By: Will Burchfield
Eric Ebron has been quieter on social media and in the Lions’ locker room of late, and louder on the field.
Jim Caldwell takes that for more than a coincidence.
Asked if Ebron’s toned-down ways on social media and with reporters have been by design, Caldwell said, “It’s really a good thing, absolutely. Oftentimes that’s with anybody. The less they talk, I think the more they can concentrate on what’s going on in terms of trying to do what they’re getting paid to do.”
“I’ve always adhered to that. Matter of fact, I wouldn’t be standing here in front of you unless I was forced to,” Caldwell joked.
The outspoken Ebron has made headlines on Twitter in the past, including a couple times this season. He got into a spat with Giants safety Landon Collins in September and he riled up the Lions’ fan base on October when he declared, “Boooo me all u want.”
After the second incident, former NFL tight end Wesley Saunders advised Ebron against getting into it with fans on social media.
“It’s a fight you’ll never win,” Saunders told him.
Ebron later clarified his comments, explaining he understands where the fans are coming from, but the damage had been done. Perhaps someone sat him down afterward, because the 24-year-old tight end hasn’t been nearly as provocative on Twitter in the time since.
(The closest he’s come to controversial is calling out the refs during the UNC-NC State game last month. Ebron is a proud product of Chapel Hill.)
But it’s not just on social media. Ebron has also spoken with reporters less in the last few weeks, and has been more measured when doing so. This is another forum where he’s talked himself into trouble in the past, mostly because he’s not afraid to share what’s on his mind.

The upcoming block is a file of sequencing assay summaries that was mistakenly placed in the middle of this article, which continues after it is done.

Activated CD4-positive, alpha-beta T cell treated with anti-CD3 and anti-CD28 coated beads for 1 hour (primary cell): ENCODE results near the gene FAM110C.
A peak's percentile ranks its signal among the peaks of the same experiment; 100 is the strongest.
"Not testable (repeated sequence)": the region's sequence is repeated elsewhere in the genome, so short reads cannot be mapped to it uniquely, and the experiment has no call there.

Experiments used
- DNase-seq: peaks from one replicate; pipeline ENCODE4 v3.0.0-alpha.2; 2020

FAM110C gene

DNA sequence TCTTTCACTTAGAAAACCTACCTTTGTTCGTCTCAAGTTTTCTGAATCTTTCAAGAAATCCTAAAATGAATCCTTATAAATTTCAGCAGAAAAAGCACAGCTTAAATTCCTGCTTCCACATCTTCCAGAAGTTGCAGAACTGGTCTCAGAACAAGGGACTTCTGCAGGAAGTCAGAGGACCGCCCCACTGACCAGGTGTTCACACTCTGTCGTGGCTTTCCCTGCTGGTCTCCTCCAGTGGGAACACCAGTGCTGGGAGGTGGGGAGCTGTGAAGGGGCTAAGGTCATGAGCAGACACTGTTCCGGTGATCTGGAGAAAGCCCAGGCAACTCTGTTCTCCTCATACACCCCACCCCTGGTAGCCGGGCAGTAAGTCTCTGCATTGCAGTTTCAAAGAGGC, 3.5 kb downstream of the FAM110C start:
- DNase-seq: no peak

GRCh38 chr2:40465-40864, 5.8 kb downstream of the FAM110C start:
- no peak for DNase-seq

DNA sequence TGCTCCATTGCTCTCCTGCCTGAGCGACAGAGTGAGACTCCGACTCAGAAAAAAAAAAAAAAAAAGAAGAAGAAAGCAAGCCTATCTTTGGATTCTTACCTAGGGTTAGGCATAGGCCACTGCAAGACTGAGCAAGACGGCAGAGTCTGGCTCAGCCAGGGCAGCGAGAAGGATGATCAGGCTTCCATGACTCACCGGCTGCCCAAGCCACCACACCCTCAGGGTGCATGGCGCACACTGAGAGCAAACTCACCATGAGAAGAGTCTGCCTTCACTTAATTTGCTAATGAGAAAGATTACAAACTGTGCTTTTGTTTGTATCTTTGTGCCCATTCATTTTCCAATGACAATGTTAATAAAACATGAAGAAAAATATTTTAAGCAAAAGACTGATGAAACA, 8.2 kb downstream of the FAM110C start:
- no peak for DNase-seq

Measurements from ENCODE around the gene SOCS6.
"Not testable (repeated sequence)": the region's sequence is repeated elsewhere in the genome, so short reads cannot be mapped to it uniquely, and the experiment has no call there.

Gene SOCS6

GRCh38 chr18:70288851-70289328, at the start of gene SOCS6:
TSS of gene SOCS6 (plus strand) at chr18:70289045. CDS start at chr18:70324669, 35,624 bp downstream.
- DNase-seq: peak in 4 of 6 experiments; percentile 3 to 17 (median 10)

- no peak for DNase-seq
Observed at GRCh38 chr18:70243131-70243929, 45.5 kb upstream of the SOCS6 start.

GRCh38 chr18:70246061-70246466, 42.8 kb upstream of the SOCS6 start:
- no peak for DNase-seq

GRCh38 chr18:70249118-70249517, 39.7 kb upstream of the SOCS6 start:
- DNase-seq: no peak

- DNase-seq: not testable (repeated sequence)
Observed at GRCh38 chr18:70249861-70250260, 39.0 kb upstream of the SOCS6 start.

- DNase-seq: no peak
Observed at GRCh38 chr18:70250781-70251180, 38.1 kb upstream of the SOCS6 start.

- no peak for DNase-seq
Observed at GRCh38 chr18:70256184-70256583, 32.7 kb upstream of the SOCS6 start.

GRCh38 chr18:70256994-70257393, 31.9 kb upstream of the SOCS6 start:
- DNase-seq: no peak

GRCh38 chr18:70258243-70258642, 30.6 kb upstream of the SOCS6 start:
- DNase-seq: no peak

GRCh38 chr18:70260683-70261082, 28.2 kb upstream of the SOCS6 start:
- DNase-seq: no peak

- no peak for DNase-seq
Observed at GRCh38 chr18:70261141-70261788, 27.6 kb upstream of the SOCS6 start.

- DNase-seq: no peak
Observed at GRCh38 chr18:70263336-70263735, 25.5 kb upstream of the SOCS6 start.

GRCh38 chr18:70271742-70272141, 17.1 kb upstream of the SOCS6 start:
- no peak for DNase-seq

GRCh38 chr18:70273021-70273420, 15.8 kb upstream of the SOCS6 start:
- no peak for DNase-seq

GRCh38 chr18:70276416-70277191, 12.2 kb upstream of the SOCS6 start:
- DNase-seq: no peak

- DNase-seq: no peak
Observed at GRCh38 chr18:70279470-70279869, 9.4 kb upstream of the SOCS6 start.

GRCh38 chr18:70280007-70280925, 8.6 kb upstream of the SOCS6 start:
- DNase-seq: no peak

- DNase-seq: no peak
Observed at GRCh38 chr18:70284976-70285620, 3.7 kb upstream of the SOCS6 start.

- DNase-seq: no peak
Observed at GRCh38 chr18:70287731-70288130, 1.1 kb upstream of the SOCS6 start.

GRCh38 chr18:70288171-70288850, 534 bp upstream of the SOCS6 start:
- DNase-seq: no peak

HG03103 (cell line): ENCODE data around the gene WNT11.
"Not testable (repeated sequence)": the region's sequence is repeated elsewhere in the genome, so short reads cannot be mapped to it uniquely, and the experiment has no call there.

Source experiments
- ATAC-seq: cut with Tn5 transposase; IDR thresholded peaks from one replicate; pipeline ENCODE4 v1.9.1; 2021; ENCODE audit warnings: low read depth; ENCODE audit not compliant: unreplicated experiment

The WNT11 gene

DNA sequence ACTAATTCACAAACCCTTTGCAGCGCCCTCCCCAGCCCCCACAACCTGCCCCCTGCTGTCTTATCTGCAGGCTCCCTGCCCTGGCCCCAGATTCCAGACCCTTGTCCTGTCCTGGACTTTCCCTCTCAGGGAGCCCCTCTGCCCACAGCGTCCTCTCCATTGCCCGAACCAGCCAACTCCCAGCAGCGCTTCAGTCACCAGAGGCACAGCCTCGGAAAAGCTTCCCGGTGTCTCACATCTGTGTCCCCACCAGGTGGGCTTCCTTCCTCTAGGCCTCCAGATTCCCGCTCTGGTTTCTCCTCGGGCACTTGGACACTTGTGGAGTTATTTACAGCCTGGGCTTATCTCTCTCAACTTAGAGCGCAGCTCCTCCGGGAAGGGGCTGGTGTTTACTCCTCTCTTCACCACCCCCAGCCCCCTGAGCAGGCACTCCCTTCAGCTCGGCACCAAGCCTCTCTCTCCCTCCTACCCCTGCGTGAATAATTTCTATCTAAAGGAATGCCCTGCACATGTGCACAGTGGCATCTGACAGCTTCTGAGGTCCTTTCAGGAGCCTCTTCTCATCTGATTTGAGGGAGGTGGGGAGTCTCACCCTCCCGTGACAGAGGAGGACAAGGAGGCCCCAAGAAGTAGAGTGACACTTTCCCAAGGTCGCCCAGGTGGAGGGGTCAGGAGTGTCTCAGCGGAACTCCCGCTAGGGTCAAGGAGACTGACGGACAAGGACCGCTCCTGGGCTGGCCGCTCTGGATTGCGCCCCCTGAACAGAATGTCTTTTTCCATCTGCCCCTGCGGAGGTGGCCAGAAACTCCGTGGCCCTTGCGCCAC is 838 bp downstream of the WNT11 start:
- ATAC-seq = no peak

In advance of the trade deadline, when it seemed likely Ebron was going to be dealt, he all but talked his way out of town.
“I think I left a pretty good mark,” he said. “If I get the opportunities, then I make plays. If not, it is what it is. I mean, they boo me the hell off the field anyway.”
Ebron likes the cameras because he craves attention. But he’s sought less of it of late.
Coincidentally or not, he’s stepped up his play. He’s caught 22 of 26 targets for 215 yards in the Lions’ last four games. He set career highs in both catches (10) and yards (94) in Sunday’s win over the Buccs. After looking like a lost cause and landing squarely on the trade block halfway through the season, Ebron has picked up the pieces.
He also became a father in October. His son, Oliver Dash Ebron, has changed his life.
But Caldwell wouldn’t go so far as to credit fatherhood for Ebron’s resurgence.
“He’s played well before, just take a look at his numbers. It’s not new,” Caldwell said. “I do know one thing. It’s had an impact on him, like it does with all young men that become fathers. It’s a huge turning point in your life and you realize very quickly about the responsibility. He’s a responsible father and certainly very, very close to his child.
“But to say that that was the reason why — he didn’t have a child two years ago or the year before that. I just think he’s doing what he knows how to do.”
And changing something he used to do.